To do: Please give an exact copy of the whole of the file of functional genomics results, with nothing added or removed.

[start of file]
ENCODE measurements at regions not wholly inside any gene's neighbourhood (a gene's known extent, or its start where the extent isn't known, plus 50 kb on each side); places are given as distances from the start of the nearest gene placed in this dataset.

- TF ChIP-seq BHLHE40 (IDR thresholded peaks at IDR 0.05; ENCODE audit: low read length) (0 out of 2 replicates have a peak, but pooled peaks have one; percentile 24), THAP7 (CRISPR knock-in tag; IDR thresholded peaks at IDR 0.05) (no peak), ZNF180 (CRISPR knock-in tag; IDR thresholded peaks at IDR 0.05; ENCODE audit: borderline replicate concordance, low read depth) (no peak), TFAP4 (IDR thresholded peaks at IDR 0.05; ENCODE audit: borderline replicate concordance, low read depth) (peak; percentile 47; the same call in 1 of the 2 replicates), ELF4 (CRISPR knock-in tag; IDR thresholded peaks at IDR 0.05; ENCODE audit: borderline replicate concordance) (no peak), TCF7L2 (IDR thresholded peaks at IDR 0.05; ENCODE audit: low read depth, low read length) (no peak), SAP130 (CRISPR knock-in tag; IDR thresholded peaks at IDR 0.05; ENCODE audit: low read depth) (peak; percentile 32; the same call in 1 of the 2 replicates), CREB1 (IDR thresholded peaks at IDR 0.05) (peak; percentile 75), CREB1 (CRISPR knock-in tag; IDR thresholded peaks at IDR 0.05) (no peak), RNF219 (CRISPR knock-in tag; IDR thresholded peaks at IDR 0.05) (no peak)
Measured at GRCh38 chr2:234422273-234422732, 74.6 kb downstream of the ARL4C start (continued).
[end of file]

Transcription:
ENCODE measurements at regions not wholly inside any gene's neighbourhood (a gene's known extent, or its start where the extent isn't known, plus 50 kb on each side); places are given as distances from the start of the nearest gene placed in this dataset.

- TF ChIP-seq BHLHE40 (IDR thresholded peaks at IDR 0.05; ENCODE audit: low read length) (0 out of 2 replicates have a peak, but pooled peaks have one; percentile 24), THAP7 (CRISPR knock-in tag; IDR thresholded peaks at IDR 0.05) (no peak), ZNF180 (CRISPR knock-in tag; IDR thresholded peaks at IDR 0.05; ENCODE audit: borderline replicate concordance, low read depth) (no peak), TFAP4 (IDR thresholded peaks at IDR 0.05; ENCODE audit: borderline replicate concordance, low read depth) (peak; percentile 47; the same call in 1 of the 2 replicates), ELF4 (CRISPR knock-in tag; IDR thresholded peaks at IDR 0.05; ENCODE audit: borderline replicate concordance) (no peak), TCF7L2 (IDR thresholded peaks at IDR 0.05; ENCODE audit: low read depth, low read length) (no peak), SAP130 (CRISPR knock-in tag; IDR thresholded peaks at IDR 0.05; ENCODE audit: low read depth) (peak; percentile 32; the same call in 1 of the 2 replicates), CREB1 (IDR thresholded peaks at IDR 0.05) (peak; percentile 75), CREB1 (CRISPR knock-in tag; IDR thresholded peaks at IDR 0.05) (no peak), RNF219 (CRISPR knock-in tag; IDR thresholded peaks at IDR 0.05) (no peak)
Measured at GRCh38 chr2:234422273-234422732, 74.6 kb downstream of the ARL4C start (continued).